If there is one thing in this world that we can all agree on, it’s this: the existence of cyborgs. From film and television to comic books and Nintendo games, cyborgs represent the quintessential two sides of the science fiction coin. The ultimate difference between good and evil cyborgs is a matter of wiring. For example, in the 1991 classic Terminator 2: Judgment Day, the Human Resistance, led by John Connor, captures a rogue T-800 model, rewires it, and sends it back in time to protect its younger self from the clutches of the stronger T-1000. Case in point, it’s all in the wiring, and it’s all about timing. Throughout St. Augustine doom metal duo Dark Castle‘s debut release, Spirited Migration, listeners find themselves caught somewhere in the midst of a colossal cyborg battle that sounds closer to firebombs destroying battle tanks than traditional doom metal.
In the first ten seconds, Dark Castle’s extensive heavy metal onslaught becomes comparable to that of any James Cameron film. Complete with grasping feedback and gripping undertones, the album’s opener, “Awake In Sleep”, feels like a power struggle between humans and cyborgs. Thick, chunky guitars from guitarist Stevie Floyd and boisterous drumming from Rob Shaffer all set against a torrential mid-tempo death march paint this war-torn world with vivid streaks of black and white. Dark Castle aims for the jugular without wasting any time and seriously puts your eardrums to the grounds of these long-forgotten and destroyed cities. The music stretches beyond its limited capacity and delves into something quasi-epic, complete with banshee-like wailing to top off its battle cries. Clocking in at just over a hefty seven minutes, “Awake In Sleep” sets the tone for the rest of Dark Castle’s mission of destroying the extermination and preserving mankind within their own little world.
After what seems like a trek through mine fields while avoiding the onslaught of total annihilation, Dark Castle offers a shimmer of hope with the classically influenced title track. At a mere two minutes long, “Spirited Migration” is a stark departure from the rest of the record due to the usage of acoustic guitars, classical passages, complex scale runs, Middle Eastern-themed picking techniques, and lack of beefy production. The sounds of this lonely guitar crying for help in a lost world sound as if they were recorded at the bottom of a well. The sounds of a twisted, yet jovial circus bleed their way through this daunting piece and certainly give the impression that this supposed war between the races has only stopped for a short period. Good production and great musical foresight cause Dark Castle to be more than just a metal band.
What follows next are the slumbering progression numbers of “Growing Slow”, “Weather the Storm”, and the sinister “Flight Beyond”. These tracks show Dark Castle in its experimental phase by stepping backwards a bit from blistering metal and creating more environmental feels. While the departure is a nice change of pace, some of the ideas slow the progression down just a little too much. “Weather the Storm” is a nice bridge between the sludgy but redundant “Growing Slow” and the colossal “Flight Beyond”. The latter works to some degree, but as a whole, this middle section feels uneven and could have been better with a reduction in time on each of the songs. That isn’t to say, however, that Dark Castle can’t create great soundscapes; here its magic just runs a little dry.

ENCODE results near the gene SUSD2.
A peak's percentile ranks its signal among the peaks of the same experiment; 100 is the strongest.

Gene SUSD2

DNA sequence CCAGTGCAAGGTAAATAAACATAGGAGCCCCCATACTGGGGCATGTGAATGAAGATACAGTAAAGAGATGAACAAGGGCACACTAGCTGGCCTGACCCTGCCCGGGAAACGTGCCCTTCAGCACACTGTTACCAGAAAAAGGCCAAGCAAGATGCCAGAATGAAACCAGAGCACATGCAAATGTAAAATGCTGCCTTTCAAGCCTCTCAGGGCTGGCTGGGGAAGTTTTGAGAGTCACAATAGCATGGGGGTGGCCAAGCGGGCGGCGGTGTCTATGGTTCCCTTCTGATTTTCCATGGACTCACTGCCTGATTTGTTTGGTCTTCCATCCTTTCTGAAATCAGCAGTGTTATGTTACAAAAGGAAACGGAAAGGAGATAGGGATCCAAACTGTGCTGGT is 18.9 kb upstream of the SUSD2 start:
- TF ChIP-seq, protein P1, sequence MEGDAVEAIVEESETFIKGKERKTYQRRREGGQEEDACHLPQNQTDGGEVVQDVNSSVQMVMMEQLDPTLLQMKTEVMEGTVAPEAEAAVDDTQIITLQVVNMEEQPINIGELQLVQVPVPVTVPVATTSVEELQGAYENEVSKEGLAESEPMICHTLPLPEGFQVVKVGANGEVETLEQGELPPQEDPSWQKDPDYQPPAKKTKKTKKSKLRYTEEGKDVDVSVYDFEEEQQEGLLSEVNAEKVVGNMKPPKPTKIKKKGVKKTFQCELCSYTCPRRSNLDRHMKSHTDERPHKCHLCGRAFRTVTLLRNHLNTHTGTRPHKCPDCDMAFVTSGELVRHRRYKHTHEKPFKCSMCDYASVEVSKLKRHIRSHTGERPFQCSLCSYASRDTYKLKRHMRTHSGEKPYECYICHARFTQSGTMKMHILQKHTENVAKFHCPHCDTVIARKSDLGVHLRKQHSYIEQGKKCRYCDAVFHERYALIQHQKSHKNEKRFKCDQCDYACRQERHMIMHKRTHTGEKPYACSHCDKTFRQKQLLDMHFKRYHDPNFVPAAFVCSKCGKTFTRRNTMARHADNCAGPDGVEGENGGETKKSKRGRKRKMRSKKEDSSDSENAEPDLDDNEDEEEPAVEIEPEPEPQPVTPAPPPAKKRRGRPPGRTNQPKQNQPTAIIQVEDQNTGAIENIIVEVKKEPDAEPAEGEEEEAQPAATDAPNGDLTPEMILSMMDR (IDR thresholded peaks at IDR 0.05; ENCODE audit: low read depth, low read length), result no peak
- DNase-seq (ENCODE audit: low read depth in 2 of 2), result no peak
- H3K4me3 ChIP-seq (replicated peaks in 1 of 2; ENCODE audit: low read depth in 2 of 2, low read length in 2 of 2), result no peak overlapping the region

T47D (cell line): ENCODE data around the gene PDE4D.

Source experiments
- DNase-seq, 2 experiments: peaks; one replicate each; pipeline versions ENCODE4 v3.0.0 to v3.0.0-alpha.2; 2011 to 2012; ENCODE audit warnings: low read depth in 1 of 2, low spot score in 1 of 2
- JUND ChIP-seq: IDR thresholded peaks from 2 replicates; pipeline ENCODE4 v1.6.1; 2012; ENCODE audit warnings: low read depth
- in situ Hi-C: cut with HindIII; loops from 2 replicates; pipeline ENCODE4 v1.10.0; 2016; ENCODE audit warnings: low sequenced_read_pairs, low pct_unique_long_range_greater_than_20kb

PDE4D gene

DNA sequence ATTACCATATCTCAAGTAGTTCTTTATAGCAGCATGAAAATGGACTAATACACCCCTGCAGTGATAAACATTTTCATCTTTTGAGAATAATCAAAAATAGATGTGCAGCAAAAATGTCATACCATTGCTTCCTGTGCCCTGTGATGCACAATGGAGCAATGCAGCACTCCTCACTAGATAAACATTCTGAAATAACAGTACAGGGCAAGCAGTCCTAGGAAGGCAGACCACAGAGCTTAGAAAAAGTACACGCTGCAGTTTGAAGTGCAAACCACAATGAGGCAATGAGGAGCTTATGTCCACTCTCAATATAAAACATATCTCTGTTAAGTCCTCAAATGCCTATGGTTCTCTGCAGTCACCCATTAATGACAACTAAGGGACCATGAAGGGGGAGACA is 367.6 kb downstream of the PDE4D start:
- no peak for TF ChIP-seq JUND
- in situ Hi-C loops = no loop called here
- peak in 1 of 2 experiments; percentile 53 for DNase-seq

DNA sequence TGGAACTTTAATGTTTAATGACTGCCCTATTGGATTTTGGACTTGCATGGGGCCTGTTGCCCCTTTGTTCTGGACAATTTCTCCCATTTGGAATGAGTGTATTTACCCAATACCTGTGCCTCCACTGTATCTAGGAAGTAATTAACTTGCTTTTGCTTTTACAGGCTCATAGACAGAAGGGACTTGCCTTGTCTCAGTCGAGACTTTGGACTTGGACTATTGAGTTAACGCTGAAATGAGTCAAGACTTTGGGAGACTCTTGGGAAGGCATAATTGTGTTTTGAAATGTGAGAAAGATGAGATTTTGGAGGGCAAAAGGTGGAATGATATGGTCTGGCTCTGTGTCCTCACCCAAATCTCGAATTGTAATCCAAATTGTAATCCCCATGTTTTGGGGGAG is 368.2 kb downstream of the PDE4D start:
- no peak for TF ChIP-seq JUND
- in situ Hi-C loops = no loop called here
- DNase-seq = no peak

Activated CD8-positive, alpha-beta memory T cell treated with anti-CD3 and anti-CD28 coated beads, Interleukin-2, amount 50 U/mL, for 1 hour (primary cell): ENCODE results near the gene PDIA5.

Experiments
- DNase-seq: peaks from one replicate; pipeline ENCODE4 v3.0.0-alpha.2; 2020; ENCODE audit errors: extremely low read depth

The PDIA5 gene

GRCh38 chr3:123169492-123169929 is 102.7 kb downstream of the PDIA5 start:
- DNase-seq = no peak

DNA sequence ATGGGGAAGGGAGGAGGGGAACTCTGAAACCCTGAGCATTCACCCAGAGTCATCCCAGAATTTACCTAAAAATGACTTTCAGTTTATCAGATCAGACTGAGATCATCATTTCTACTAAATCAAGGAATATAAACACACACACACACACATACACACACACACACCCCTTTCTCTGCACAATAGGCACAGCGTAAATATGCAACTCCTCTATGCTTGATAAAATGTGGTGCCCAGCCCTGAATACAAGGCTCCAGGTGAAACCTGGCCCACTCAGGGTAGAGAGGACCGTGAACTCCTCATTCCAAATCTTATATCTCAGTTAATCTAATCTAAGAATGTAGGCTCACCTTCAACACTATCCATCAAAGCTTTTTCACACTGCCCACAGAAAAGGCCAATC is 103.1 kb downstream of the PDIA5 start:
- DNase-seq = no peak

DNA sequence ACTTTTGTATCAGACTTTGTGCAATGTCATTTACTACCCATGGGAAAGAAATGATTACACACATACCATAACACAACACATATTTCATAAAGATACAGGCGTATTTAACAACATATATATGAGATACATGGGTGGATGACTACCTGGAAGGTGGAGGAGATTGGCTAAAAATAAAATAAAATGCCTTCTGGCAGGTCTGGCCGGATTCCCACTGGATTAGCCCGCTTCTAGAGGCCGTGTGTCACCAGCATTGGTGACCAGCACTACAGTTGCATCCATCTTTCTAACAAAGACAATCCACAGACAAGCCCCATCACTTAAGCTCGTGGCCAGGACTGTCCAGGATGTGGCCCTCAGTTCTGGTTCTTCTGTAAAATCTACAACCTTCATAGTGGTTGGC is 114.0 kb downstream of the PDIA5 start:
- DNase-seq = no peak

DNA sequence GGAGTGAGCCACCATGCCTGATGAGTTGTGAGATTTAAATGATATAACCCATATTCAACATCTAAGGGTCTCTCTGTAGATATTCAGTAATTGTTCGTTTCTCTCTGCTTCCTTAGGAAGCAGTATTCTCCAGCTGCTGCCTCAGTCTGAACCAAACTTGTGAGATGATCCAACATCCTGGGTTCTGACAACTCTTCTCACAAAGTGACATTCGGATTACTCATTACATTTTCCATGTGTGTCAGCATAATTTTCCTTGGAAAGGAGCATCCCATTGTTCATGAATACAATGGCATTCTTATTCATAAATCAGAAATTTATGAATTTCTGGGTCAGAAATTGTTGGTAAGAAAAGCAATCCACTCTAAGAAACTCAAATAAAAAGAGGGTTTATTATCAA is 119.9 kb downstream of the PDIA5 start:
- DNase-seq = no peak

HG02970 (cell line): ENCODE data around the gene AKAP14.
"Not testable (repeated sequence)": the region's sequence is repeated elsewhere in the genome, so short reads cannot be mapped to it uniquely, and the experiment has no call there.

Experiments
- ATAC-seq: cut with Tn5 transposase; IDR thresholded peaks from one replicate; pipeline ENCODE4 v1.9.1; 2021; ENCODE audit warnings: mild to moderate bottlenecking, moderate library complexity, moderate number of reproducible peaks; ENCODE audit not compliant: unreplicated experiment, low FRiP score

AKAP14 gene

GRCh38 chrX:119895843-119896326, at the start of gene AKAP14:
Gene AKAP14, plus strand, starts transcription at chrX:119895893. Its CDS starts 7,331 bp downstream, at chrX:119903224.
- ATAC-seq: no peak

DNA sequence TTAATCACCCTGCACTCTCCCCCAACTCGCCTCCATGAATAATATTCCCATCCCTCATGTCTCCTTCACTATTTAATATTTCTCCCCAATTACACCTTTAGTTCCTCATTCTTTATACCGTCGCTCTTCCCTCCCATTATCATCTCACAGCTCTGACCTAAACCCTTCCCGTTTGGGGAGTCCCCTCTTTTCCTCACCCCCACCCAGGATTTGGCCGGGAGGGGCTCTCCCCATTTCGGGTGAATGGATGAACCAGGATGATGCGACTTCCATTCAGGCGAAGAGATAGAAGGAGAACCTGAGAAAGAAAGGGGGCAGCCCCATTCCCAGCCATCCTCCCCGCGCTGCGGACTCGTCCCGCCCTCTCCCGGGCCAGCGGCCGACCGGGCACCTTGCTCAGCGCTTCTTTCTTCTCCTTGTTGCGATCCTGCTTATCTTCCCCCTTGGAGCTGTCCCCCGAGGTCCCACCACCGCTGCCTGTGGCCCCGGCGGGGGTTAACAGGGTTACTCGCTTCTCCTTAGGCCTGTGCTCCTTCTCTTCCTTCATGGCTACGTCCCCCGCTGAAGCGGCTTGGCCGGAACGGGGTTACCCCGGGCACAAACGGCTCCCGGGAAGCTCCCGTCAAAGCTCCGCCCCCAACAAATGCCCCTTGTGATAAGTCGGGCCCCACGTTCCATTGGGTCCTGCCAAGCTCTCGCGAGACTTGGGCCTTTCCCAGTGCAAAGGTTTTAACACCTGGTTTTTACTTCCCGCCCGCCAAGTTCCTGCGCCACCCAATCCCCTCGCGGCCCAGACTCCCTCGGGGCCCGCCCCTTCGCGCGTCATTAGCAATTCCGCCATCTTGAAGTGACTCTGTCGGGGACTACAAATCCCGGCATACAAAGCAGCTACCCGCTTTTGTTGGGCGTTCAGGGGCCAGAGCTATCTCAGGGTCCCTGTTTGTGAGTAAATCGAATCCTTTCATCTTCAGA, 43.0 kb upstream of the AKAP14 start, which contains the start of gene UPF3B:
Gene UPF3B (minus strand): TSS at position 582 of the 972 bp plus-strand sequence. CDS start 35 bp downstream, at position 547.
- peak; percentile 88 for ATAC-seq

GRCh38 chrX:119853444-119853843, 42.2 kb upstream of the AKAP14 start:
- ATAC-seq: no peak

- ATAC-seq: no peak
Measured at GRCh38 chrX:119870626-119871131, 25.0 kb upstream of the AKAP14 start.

With that being said, they finish the album with a bang. The album’s final curtain calls, “Grasping The Awe” and “A Depth Returns”, cap off a pretty stellar run for this Florida band’s debut. Dark Castle howls at the moon for one last battle cry amidst a sea of slow tempos and echo-driven, delayed guitars. One thing to appreciate about these guys, which I mentioned before, is their uncanny ability to interlock together and create some seriously dynamic music. For two metalheads jamming around in “the oldest city in the United States,” Dark Castle comes up with a pretty ballsy debut to show for it. Some elements work well and others don’t. That’s just how most records go. However, for Dark Castle, when it’s on, the band sounds excellent.
As “A Depth Returns” ends the band’s larger-than-life battle against the cyborgs, Dark Castle calls it a day. The battle never stops, and these guys finish with a brutal debut album underneath their belts. They’re an acquired taste without a doubt, but if you want to rack your brain with something that has a bit more substance than your average run-of-the-mill heavy metal band, Dark Castle’s drawbridge is open for business. John Connor can live in peace, at least for now.